View current page
...more recent posts
Installation shots and opening night photos from my exhibition in Munich with Gregor Passens are here (page and text of this post removed for remodeling). The exhibition opened May 3, and runs through June 14, 2002. An earlier homeroom exhibition, "Some Things Matter," is documented here.
Scott Speh's review of the Whitney Biennial 2002 is right on, and not just because I'm listed as an also-ran. Yes, the big New York critics all trashed the show, but their reviews aren't helpful because none puts forth an agenda any better than the Whitney's. "Why no Elizabeth Murray instead of Vija Celmins?" asks the Times. Puh-lease. I get the feeling that those bad reviews are curator Larry Rinder's "Welcome to NY" hazing, and now he'll be with us for decades. A few years from now these same critics will be saying "Mr. Rinder got off to a rocky start with his first couple of shows, but he's shown great improvement, blah blah."
What Rinder attempts to do with the show is actually fairly interesting: a kind of Mondo 2000 vibe, emphasizing the high-tech on one hand and the primitive, handmade, and "tribal" on the other. Yet in order for a vision to leap wildly from mind to mind it must have what Robert Storr once called "the juice," and as every critic of the show noted, that's sadly lacking.
Speh has a somewhat different take: he believes there's been an upswing in good, new abstract art that the Whitney flat-out missed. I wish he had made more arguments for that position, but even the long list of people he supports shows more focus than the major media critiques of the show. Also, he's much better than Schjeldahl, et al, in conveying the boredom-bordering-on-disgust the show inspires. Those Detroit banners by Mike Kelley and Jim Shaw are awful, aren't they? Talk about forced zaniness. Two rich art stars reliving their art-garage-band youth, presenting clunky mural-style paintings of John Sinclair, MC5, Grand Funk Railroad, Sun Ra, etc...
And notably, in a show that so badly wants to be current, the boomer-centric time-line in the banners stops about 1982. When many people think of Detroit now, they think of techno pioneers Juan Atkins, Derrick May, Kevin Saunderson (and later, Carl Craig, Underground Resistance, Drexciya, DJ Assault...): all musicians who stayed in the city and created a scene--one that got worldwide attention. Whereas Shaw and Kelley bailed, made it big on the West Coast as artists, and now are getting all nostalgic. They love Motor City, but not enough to live there.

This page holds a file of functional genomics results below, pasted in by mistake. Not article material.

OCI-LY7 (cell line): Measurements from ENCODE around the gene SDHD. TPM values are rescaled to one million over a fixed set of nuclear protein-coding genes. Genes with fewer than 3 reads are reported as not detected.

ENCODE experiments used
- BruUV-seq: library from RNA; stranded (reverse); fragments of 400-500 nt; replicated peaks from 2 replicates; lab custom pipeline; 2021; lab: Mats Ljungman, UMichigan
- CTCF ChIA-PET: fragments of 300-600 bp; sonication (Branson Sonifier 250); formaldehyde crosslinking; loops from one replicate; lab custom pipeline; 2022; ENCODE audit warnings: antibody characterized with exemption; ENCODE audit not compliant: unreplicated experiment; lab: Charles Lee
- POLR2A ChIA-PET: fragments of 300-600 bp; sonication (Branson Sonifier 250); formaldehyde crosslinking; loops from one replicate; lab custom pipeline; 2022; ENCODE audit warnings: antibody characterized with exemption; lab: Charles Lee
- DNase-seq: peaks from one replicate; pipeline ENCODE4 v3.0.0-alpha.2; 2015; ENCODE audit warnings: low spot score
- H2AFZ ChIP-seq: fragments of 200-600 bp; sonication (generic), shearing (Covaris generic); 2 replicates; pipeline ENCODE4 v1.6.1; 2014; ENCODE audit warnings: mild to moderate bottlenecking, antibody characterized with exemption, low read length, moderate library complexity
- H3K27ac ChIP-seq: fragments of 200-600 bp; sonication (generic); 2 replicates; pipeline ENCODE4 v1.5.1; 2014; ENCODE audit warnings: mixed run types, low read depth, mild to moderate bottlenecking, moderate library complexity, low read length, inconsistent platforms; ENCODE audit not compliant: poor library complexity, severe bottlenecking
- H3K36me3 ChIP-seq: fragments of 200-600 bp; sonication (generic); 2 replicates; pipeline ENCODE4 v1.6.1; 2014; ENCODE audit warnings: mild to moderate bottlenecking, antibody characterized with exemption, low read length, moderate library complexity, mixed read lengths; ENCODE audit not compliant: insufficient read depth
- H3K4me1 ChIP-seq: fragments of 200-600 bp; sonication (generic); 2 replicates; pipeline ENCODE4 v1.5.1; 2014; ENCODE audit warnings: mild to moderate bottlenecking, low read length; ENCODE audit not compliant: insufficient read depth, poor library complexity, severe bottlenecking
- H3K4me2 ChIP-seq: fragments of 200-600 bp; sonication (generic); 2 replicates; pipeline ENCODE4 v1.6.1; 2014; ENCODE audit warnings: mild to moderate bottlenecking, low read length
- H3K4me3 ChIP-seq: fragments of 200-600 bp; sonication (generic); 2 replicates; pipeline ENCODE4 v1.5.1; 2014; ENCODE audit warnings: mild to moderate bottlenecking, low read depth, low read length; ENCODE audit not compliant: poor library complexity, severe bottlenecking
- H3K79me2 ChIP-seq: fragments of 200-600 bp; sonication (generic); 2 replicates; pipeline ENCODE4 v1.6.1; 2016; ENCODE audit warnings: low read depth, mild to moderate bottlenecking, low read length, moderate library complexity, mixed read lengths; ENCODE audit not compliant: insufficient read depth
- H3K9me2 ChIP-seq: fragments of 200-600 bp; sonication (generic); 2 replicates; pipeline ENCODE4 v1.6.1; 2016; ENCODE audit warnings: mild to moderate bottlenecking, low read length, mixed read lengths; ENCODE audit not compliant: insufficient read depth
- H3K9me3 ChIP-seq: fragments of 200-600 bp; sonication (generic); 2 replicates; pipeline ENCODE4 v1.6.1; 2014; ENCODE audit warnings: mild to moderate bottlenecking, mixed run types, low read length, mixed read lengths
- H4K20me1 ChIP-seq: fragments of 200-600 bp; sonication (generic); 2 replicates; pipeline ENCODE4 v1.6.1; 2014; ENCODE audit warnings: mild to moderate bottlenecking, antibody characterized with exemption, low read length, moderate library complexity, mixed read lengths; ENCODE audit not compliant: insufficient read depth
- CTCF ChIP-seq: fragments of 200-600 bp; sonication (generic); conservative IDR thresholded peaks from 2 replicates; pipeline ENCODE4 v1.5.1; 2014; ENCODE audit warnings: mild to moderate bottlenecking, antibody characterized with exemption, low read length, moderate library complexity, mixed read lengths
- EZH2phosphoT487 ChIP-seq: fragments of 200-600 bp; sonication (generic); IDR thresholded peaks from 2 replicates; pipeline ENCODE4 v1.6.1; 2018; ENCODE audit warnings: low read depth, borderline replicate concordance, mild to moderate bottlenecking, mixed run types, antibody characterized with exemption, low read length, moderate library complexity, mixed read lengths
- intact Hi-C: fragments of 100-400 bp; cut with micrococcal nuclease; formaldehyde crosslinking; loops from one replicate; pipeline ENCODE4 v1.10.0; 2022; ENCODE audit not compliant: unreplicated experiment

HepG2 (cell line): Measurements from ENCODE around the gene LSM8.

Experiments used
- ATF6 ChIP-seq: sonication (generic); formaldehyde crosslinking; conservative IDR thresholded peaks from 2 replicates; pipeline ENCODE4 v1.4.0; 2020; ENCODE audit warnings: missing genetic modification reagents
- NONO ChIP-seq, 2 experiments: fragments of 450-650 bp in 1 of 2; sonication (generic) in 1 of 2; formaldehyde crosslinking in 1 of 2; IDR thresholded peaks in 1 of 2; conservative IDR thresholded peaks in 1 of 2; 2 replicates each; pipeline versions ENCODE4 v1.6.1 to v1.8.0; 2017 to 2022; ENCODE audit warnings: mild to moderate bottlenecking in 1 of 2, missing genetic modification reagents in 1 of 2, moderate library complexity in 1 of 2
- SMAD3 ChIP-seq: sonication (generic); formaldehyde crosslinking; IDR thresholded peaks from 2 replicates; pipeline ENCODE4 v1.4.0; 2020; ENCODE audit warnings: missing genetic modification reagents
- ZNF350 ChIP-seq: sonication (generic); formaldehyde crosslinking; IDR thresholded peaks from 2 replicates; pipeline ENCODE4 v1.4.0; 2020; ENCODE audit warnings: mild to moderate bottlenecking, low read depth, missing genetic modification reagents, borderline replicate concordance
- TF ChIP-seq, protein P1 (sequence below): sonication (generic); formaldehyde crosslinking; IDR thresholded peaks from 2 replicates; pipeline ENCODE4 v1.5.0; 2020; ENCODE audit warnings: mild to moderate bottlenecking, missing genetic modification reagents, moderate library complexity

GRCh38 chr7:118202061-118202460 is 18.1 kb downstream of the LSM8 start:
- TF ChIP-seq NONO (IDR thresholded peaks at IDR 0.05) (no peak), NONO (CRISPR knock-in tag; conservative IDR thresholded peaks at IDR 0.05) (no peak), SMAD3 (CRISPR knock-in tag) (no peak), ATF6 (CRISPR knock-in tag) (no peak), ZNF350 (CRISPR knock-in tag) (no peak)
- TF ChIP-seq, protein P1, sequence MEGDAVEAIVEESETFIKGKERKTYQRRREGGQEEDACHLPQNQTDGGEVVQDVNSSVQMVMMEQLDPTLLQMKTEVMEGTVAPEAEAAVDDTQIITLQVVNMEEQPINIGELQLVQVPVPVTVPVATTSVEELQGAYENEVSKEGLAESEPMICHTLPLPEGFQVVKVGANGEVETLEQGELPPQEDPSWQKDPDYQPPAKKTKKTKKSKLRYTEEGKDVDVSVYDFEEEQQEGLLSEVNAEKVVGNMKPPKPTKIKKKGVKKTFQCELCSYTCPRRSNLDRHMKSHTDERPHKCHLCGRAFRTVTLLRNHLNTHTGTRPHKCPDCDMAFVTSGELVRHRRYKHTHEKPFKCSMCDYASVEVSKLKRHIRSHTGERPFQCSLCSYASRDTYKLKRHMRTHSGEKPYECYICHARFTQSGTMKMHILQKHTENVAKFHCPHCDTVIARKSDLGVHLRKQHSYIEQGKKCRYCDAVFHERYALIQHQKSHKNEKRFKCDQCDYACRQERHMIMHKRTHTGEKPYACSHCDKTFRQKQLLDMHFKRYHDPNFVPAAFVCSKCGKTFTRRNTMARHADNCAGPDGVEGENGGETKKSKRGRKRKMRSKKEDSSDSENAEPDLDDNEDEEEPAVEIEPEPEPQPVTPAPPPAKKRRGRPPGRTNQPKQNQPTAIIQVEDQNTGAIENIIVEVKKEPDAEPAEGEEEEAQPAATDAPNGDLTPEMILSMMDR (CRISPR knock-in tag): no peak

Strange Words has a nice essay on visionary science fiction this month, concentrating on the great Cordwainer Smith. "Scanners Live in Vain," written in 1948, is still mind-blowing in its depiction of a highly militaristic post-human society. Before the space program it wasn't unimaginable that outer space could be a place where travelers experienced great physical pain. Smith describes a caste of humans who go up into the vacuum called "habermen," mostly convicts and social misfits, who have their spinal cords cut and machines inserted to control motor and sensory functions. Their only means of perception is vision, which is unaffected by the Great Pain of Space, as it is called; otherwise their bodies are so much unfeeling meat. "Scanners" are volunteers who undergo the same surgery, but unlike the habermen, they are equipped with control boxes that allow them constantly to monitor readouts of their own heartbearts, adrenaline levels, and so forth, as well as those of other scanners. These elite space pilots live entirely through their eyes, except when "cranched," a procedure that temporarily restores hearing, taste, touch, and smell. They speak in a lofty, ritualistic language by means of lip reading, light flashing, and a "talking nail," an extended digit used for marking on a chalkboard; although they are completely disconnected from ordinary human experience, freaks really, they consider themselves highly rational supermen. The story concerns the discovery of a new form of space travel that will make Scanners obsolete, and their conspiracy to kill the inventor. In 1948 the idea of living a completely optical existence probably seemed a lot stranger than it does now. Click click click click...